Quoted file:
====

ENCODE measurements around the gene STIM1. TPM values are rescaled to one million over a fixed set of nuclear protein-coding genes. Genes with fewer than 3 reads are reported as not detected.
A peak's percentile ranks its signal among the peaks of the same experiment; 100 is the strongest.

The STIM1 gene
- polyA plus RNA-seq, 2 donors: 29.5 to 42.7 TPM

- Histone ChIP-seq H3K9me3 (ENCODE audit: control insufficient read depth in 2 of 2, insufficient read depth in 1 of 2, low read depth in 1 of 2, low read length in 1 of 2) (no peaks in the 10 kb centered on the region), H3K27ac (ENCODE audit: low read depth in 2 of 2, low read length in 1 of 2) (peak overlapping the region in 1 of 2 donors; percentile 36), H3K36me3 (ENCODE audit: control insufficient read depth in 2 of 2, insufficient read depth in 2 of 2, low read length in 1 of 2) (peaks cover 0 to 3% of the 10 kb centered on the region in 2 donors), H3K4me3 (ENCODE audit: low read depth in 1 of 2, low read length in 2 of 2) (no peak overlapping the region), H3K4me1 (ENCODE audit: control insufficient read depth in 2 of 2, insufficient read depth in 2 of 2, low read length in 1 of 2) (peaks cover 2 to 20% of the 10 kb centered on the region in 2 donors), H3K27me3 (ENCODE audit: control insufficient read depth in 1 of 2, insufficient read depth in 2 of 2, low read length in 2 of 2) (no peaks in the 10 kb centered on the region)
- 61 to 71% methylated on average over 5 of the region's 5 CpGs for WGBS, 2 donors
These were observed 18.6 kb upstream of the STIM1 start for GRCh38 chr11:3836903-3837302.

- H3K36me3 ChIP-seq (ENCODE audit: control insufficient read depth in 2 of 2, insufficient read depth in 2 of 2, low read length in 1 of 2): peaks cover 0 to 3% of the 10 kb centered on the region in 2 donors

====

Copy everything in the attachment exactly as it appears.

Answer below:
ENCODE measurements around the gene STIM1. TPM values are rescaled to one million over a fixed set of nuclear protein-coding genes. Genes with fewer than 3 reads are reported as not detected.
A peak's percentile ranks its signal among the peaks of the same experiment; 100 is the strongest.

The STIM1 gene
- polyA plus RNA-seq, 2 donors: 29.5 to 42.7 TPM

- Histone ChIP-seq H3K9me3 (ENCODE audit: control insufficient read depth in 2 of 2, insufficient read depth in 1 of 2, low read depth in 1 of 2, low read length in 1 of 2) (no peaks in the 10 kb centered on the region), H3K27ac (ENCODE audit: low read depth in 2 of 2, low read length in 1 of 2) (peak overlapping the region in 1 of 2 donors; percentile 36), H3K36me3 (ENCODE audit: control insufficient read depth in 2 of 2, insufficient read depth in 2 of 2, low read length in 1 of 2) (peaks cover 0 to 3% of the 10 kb centered on the region in 2 donors), H3K4me3 (ENCODE audit: low read depth in 1 of 2, low read length in 2 of 2) (no peak overlapping the region), H3K4me1 (ENCODE audit: control insufficient read depth in 2 of 2, insufficient read depth in 2 of 2, low read length in 1 of 2) (peaks cover 2 to 20% of the 10 kb centered on the region in 2 donors), H3K27me3 (ENCODE audit: control insufficient read depth in 1 of 2, insufficient read depth in 2 of 2, low read length in 2 of 2) (no peaks in the 10 kb centered on the region)
- 61 to 71% methylated on average over 5 of the region's 5 CpGs for WGBS, 2 donors
These were observed 18.6 kb upstream of the STIM1 start for GRCh38 chr11:3836903-3837302.

- H3K36me3 ChIP-seq (ENCODE audit: control insufficient read depth in 2 of 2, insufficient read depth in 2 of 2, low read length in 1 of 2): peaks cover 0 to 3% of the 10 kb centered on the region in 2 donors